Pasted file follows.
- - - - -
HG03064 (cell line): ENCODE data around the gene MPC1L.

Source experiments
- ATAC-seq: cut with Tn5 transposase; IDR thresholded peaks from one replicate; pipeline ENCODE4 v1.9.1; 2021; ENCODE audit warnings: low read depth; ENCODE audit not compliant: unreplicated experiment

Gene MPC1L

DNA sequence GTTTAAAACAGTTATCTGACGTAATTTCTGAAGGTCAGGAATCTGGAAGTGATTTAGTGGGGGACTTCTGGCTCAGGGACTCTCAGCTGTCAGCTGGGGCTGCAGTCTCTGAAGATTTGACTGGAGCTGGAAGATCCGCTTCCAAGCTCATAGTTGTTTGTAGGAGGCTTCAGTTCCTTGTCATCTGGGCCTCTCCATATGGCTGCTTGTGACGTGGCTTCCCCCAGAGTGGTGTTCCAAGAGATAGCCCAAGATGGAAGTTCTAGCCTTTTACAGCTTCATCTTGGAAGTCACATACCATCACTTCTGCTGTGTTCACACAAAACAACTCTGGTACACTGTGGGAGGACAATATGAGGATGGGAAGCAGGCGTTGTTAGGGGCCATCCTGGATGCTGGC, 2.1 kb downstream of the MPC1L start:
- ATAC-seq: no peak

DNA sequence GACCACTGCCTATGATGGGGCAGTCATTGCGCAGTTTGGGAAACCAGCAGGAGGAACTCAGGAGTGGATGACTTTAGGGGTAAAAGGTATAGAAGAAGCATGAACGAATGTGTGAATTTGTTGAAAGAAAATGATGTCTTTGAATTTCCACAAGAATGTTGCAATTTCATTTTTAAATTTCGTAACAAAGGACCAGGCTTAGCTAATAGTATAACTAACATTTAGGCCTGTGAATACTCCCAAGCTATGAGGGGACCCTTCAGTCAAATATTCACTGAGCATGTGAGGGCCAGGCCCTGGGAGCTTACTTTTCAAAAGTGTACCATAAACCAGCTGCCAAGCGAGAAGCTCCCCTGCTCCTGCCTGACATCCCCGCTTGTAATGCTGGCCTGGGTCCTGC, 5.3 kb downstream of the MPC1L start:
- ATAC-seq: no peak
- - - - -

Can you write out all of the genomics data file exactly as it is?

HG03064 (cell line): ENCODE data around the gene MPC1L.

Source experiments
- ATAC-seq: cut with Tn5 transposase; IDR thresholded peaks from one replicate; pipeline ENCODE4 v1.9.1; 2021; ENCODE audit warnings: low read depth; ENCODE audit not compliant: unreplicated experiment

Gene MPC1L

DNA sequence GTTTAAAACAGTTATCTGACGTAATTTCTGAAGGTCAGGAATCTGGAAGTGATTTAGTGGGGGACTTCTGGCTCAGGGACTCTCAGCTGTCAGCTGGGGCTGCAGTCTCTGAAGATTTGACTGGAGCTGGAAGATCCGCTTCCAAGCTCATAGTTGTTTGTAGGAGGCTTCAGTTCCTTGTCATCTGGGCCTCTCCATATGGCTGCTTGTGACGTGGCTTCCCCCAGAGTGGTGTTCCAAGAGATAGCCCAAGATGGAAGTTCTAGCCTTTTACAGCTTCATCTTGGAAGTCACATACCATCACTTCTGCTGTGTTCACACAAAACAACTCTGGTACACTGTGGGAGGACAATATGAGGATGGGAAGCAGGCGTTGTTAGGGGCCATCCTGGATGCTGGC, 2.1 kb downstream of the MPC1L start:
- ATAC-seq: no peak

DNA sequence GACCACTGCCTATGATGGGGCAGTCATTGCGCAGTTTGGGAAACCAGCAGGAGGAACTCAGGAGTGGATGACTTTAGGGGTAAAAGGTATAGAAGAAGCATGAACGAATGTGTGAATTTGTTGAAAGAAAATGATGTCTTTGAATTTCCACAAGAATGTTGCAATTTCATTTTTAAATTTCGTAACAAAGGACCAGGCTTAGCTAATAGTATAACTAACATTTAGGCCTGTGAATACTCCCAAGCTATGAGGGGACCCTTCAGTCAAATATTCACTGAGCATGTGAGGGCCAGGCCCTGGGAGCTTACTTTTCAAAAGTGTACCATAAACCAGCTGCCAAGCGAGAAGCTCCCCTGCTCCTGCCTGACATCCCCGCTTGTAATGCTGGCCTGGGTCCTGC, 5.3 kb downstream of the MPC1L start:
- ATAC-seq: no peak